What are the criminals doing?
We see two main methods used by fraudsters to target ATMs – skimming and card trapping.
In a skimming attack, a criminal fits a small device in the card slot of the ATM. This little gadget captures the data from the magnetic stripe on the back of a bank card. Having also copied the PIN using a concealed camera, the fraudster puts this stolen bank card data onto the magnetic stripe of another card – a mobile phone top-up card, for example – which is then used to make cash withdrawals, usually overseas.
Card trapping occurs when a device fitted to the card slot prevents your card from being returned to you. Once you’ve left the machine, the fraudster takes the device off, taking your card.
How to stay safe
Working in our police unit for many years, I’ve seen that the devices fraudsters use are getting smaller and the criminals are getting cleverer.
But the key bit of information the fraudsters need remains the same – your PIN. Without this, they can’t spend your money.
As mentioned, the criminals usually try to get your PIN by fitting a small video camera which overlooks the keypad, cleverly disguising it to look like part of the machine. I’ve taken a fake ATM out and about to shopping centres to raise awareness of these scams, and people are often amazed to see that a hidden camera is fitted. So it’s important to be wary of this, as well as people looking over your shoulder.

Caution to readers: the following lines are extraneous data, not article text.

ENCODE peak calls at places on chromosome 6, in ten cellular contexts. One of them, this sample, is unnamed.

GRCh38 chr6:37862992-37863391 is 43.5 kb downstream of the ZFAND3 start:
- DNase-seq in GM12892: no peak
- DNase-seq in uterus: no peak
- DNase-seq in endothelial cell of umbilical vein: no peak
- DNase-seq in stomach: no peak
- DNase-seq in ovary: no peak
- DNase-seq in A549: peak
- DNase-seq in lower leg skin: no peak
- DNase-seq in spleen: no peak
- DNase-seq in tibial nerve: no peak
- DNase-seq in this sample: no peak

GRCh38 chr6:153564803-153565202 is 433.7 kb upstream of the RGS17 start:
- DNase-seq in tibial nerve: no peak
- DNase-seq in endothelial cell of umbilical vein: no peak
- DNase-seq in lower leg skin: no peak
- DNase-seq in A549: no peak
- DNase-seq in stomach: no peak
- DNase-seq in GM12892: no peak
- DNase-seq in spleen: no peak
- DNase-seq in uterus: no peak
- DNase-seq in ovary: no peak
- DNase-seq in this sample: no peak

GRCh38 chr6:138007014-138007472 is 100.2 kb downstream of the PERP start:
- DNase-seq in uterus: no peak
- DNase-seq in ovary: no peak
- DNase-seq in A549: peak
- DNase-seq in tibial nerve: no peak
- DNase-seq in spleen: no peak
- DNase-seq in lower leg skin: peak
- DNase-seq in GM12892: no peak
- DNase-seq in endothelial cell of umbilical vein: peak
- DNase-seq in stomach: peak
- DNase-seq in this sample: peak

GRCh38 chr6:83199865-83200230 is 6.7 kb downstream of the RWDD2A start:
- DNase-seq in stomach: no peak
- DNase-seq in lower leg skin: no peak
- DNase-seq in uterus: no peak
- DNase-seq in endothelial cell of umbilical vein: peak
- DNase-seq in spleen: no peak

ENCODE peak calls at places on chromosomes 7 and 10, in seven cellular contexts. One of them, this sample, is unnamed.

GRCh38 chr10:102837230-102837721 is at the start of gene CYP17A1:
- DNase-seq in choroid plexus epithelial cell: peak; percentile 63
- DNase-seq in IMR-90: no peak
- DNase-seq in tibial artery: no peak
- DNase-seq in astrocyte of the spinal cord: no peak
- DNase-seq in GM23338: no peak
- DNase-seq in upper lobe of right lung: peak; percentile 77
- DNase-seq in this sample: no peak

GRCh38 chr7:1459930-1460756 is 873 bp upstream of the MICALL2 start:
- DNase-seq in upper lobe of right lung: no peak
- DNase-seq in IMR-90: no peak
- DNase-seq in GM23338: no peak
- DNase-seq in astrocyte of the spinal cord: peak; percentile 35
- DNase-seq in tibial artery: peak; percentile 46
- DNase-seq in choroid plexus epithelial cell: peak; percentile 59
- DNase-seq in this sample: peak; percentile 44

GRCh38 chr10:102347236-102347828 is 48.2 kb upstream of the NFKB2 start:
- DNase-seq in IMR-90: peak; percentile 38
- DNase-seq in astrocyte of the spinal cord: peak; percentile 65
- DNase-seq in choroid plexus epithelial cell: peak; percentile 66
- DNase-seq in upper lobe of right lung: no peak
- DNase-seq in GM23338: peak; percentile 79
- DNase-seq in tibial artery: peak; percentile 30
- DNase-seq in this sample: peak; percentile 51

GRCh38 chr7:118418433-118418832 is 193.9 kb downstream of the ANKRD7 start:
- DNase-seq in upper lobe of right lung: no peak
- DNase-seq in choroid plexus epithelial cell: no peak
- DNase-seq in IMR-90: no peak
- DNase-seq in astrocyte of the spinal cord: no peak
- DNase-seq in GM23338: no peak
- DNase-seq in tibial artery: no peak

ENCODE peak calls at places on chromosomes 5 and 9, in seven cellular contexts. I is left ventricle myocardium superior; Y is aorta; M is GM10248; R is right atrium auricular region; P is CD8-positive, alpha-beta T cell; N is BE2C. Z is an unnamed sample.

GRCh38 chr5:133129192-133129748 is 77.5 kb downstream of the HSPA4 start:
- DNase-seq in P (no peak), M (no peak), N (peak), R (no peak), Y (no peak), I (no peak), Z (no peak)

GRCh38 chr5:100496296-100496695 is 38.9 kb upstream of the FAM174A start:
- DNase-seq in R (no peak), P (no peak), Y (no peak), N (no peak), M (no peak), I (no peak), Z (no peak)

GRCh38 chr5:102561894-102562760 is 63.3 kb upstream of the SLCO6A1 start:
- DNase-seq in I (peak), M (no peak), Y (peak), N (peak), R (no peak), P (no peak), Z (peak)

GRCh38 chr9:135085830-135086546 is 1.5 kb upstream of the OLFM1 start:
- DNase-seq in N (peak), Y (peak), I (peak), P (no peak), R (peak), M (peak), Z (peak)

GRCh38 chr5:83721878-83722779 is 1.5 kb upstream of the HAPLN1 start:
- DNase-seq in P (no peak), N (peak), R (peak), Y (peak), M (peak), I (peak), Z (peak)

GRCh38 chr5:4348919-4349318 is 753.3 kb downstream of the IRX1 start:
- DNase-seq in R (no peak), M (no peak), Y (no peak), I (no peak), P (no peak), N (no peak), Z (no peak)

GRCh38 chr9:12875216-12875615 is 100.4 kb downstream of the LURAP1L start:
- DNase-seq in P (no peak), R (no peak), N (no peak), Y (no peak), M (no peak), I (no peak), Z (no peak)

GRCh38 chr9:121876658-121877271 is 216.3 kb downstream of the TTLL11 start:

The best way to protect yourself? Cover your PIN.
When I was a policeman, I spent many hours observing this sort of crime in an effort to catch these criminals. I was always surprised by how many people didn’t hide their PIN.
Whenever you’re at a cash machine, try to use your fingers to conceal your PIN from any prying eyes or cameras.
If your card is trapped in a machine, you might think there’s been a problem and you can just come back the following day to get your card back. But of course as soon as you leave, the criminal returns to the machine and takes your bank card.
It’s therefore really important that you have the help number on the back of your card saved to your mobile phone beforehand, so you can call your bank straight away, while you’re still near the machine. Take your phone out now and tap it in.
What do the banks do?
Following the advice above will help keep you safe, but it’s also important to know what banks are doing to stop fraudsters.
My police unit works closely with the banks, including NatWest, to tackle the ATM criminals – identifying the fraudsters and taking out the gangs that are responsible.
Banks and cash machine operators also invest heavily in an effort to combat these types of crimes. Security devices – such as enhanced card slots – are fitted to cash machines to prevent both skimming and card trapping.
Working together with the banks and police will minimise your chances of being defrauded. Just remember: cover your PIN